Editorial – Labor shortage must be addressed

Published 6:20 pm Tuesday, August 30, 2022

As another Labor Day approaches, it’s an appropriate time to note, and lament, perhaps the worst labor economy of our lifetimes.

The primary problem of more jobs than workers to fill them was unthinkable even a decade ago, when economists worried more about the opposite prospect – that technology would eliminate so many jobs that even those who wanted to work wouldn’t be able to do so.

Now, state officials say that Virginia employers can’t fill some 300,000 jobs.

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Gov. Glenn Youngkin, in a speech to several hundred business and civic leaders Thursday in Newport News, talked about the need to totally rethink Virginia’s approach to workforce development in response to two new realities: more people leaving the state than moving in, and record numbers of able adults choosing not to work.

The governor said he’ll have a plan ready when the General Assembly convenes again in January.

“We have got to get people to work,” Youngkin told the audience at Christopher Newport University. “That is one of the biggest challenges coming out of the pandemic.”

The state’s labor force participation rate has fallen to 64%, despite the aforementioned hundreds of thousands of unfilled jobs.

In addition to streamlining the estimated 800 programs currently involved in workforce development, Youngkin sees apprenticeships and internships as a key part of the solution. We agree – and commend Isle of Wight County Schools for being at the forefront of a needed resurgence of vocational and technical training. Recently retired Superintendent Dr. Jim Thornton made vo-tech a priority during his tenure, and the local economy will be the beneficiary for many years to come.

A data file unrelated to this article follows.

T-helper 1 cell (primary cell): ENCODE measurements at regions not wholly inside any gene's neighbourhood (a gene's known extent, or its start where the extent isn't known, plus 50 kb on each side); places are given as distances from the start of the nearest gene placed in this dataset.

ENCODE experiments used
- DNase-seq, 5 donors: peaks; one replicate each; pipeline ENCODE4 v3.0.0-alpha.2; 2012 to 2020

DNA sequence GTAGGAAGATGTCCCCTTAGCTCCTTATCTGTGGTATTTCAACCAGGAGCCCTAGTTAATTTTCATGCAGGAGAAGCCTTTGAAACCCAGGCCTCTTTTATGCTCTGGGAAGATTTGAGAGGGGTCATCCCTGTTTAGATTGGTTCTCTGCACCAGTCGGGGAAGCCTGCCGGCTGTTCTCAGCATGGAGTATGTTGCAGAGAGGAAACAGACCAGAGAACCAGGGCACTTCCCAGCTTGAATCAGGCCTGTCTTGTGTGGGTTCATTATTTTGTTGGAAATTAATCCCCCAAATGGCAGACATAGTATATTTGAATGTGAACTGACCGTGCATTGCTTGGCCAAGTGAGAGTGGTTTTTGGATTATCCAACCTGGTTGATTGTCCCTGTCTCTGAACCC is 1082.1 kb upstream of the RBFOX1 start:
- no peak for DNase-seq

Youngkin’s vision isn’t limited to preparing high schoolers to work with their hands. He emphasized the importance of training older adults for new careers, especially high-tech jobs for which prospective workers have the brains but not the skills.

Two announcements this week are models for cooperation among state and local governments, businesses and nonprofit organizations.

One is the Partnership for Petersburg community development campaign targeting the long-depressed southside city. The other is a $27 million expansion by Virginia Beach-based DroneUp for a drone operator training center housed at Richard Bland College in Dinwiddie. The program, which will include a new credential for drone operators, is expected to create 655 jobs.

The current labor economy won’t be fixed overnight, but Youngkin and others are pressing the right buttons for a long-term correction.